Seven deserving fast bowlers who sadly never got the India cap
Four of seven deserving fast bowlers who sadly never got the India cap (from left): Kailash Gattani, D Govindraj, Sunil Valson and Pandurang Salgaonkar

Till the arrival of Kapil Dev on the scene in 1978, India always lamented the absence of a fast bowler. But the truth is, India did have some quality bowlers who kept performing season after season without getting the recognition from the national selectors.  The likes of Budhi Kunderan and Sunil Gavaskar, who were not even net bowlers, opened the bowling for Indi — merely to remove a bit of the gloss on the ball.


H Natarajan lists seven fast bowlers between the 1960s and 1980s who went through a long and successful career without earning the India cap they so richly deserved.


1. Kailash Gattani (Rajasthan), 1962-63 to 1982-83

People often talk of the misfortunes of Padamkar Shivalkar and Rajinder Goel for being born in the era as the legendary spinners EAS Prasanna, Bishan Bedi, Bhagwat Chandrasekhar and S Venkataraghavan. But the same can be said for many in this list. Gattani was one of them. His First-Class tally of 396 wickets tells a story. His best of the 20 five-fors was seven for 13. He also hauled five 10-fors. And as a batsman, he had a highest of 100. He would have been an useful all-rounder for India. Probably he would have got the much-deserving India cap had he played for a stronger and influential team like Bombay or Delhi.

2. D Govindraj (Hyderabad, Andhra Pradesh), 1964-65 to 1974-75

The 1971 Indian team to the West Indies had an untested fast bowler in D Govindraj. The Hyderabad bowler was, in fact, also part of the historic tour to England that followed the tour of the West Indies. However, he was not played in any of the eight Tests on the two tours.  A quick bowler with a nice action, Govindraj played 93 First-Class matches in a decade-long career and ended up with190 wickets, with a best of six for 38.

3. Saeed Ahmed Hattea (Bombay, Oxfordshire), 1969-70 to 1970-71

Those who have no knowledge of him and judge purely by his fleeting career span or negligible figures could not be faulted for thinking why he is in this list. His First-Class career lasted just two seasons, but the buzz he created at that time is still remembered. Hattea flew in from England on a special invitation by Vijay Merchant, then chairman of the selection committee. It was a great sight then to see tall young man, with shoulder-length hair running in from a very long run-up and generated good speed. At a time when the Indian new ball attack was an apology and the shine on the ball was removed by rolling on the ground to get the spinners into the attack quickly, Hattea created ripples. In fact, just before the selection of the Indian team to tour the West Indies in 1971 was named, the popular opinion was Hattea would be in the side. Sadly, that was not to be. Hattea had the distinction for playing in the Rest of the World XI but not India. His First-Class career was restricted to eight matches and 27 wickets.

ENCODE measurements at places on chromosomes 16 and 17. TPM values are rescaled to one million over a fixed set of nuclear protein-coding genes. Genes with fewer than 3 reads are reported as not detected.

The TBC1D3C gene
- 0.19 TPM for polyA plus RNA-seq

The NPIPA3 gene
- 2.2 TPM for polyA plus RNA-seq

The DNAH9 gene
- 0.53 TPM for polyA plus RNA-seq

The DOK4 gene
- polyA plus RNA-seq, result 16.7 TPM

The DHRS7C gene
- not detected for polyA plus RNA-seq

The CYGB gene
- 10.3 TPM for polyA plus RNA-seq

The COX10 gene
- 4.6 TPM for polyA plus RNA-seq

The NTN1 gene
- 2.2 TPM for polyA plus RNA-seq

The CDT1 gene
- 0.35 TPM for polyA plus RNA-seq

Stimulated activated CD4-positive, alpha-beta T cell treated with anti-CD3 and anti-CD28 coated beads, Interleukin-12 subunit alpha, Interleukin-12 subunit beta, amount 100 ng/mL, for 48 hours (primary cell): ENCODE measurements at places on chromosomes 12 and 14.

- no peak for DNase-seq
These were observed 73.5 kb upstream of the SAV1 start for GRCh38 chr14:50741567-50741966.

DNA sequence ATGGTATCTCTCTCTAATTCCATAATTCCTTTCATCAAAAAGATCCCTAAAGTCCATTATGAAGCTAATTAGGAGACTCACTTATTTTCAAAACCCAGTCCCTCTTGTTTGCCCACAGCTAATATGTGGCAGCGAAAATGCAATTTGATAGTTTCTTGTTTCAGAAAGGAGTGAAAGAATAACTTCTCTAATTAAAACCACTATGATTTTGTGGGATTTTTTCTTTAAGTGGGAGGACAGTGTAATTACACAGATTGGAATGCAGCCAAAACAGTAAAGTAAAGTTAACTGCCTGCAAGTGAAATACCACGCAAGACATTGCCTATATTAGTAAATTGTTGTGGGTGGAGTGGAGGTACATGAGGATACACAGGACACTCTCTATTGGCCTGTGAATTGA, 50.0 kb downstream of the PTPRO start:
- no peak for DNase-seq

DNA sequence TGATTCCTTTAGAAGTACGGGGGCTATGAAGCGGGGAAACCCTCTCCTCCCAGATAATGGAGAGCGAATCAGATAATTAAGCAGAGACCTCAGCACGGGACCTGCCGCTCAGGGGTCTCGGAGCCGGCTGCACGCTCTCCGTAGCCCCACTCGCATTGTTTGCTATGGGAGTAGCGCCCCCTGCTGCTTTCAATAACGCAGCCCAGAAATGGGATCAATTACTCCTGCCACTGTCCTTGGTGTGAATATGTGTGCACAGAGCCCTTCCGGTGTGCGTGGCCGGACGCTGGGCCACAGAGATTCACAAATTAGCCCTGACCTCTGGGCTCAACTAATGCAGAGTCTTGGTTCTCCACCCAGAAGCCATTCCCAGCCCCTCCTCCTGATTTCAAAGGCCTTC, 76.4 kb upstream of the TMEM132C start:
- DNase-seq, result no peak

4.  Abdul Ismail (Bombay), 1969-70 to 1977-78

If Padmakar Shivalkar was the spin trump card for Bombay, then Abdul Ismail was the main weapon with the new ball. The combination of the two was lethal for the oft-crowned champions. Ismail’s economy-rate tells a story: his 244 First-Class wickets from 75 matches came at a frugal 18.04, with 13 five-fors adding lustre to the numbers.

5. Pandurang Salgaonkar (Maharashtra), 1971-72 to 1981-82

How Salgaonkar never played a Test when India were yearning for a quality fast bowler will remain one of the unexplained mysteries of Indian cricket.  Salgaonkar was quick and nasty; he genuinely invoked fear in the batsmen. He was in a strong Indian team that toured Sri Lanka in 1974. He opened the Indian attack and took five for 42 and two for 79 in the second unofficial Test, which India won. But he did not make it to the Indian team later that year which went to England.  He had the speed and stamina to bowl long spells and would have been a huge asset on the helpful English tracks. But that was not to be. He finished his career with 214 wickets with a best of seven for 72.


6. Barun Burman (Bengal), 1972-73 to 1986-87

A right-arm fast-medium bowler, he was always on the fringes of the national selection without making the cut. His was a familiar name in the pre-tour probables, but despite raising hopes many times, he ended his career without getting the India cap. He played 54 matches and took 146 wickets at 29.36 apiece.


7.  Sunil Valson (Delhi, Railways) 1977-78 to 1987-88

A left-arm fast bowler, he is best remembered for being part of the victorious 1983 World Cup team led by Kapil Dev and yet not getting a single game. Valson remained a glorified spectator during India’s successful campaign as Kapil, Balvinder Singh Sandhu, Madan Lal and Roger Binny formed the Indian fast bowling quartet. None of the four were left-armers and Valson pace and ability to slant the ball across the right hander could have been useful, especially in helpful English conditions, but he sadly went untested.  Valson played 75 First-Class matches in a career spanning a decade and took 175 wickets at a fairly respectable 25.35 with a best of eight for 40.



(H Natarajan is a journalistic schizophrenic who oscillates between two polar opposite forms of writing —analytical and insightful on the one hand, and rib-tickling humour on the other)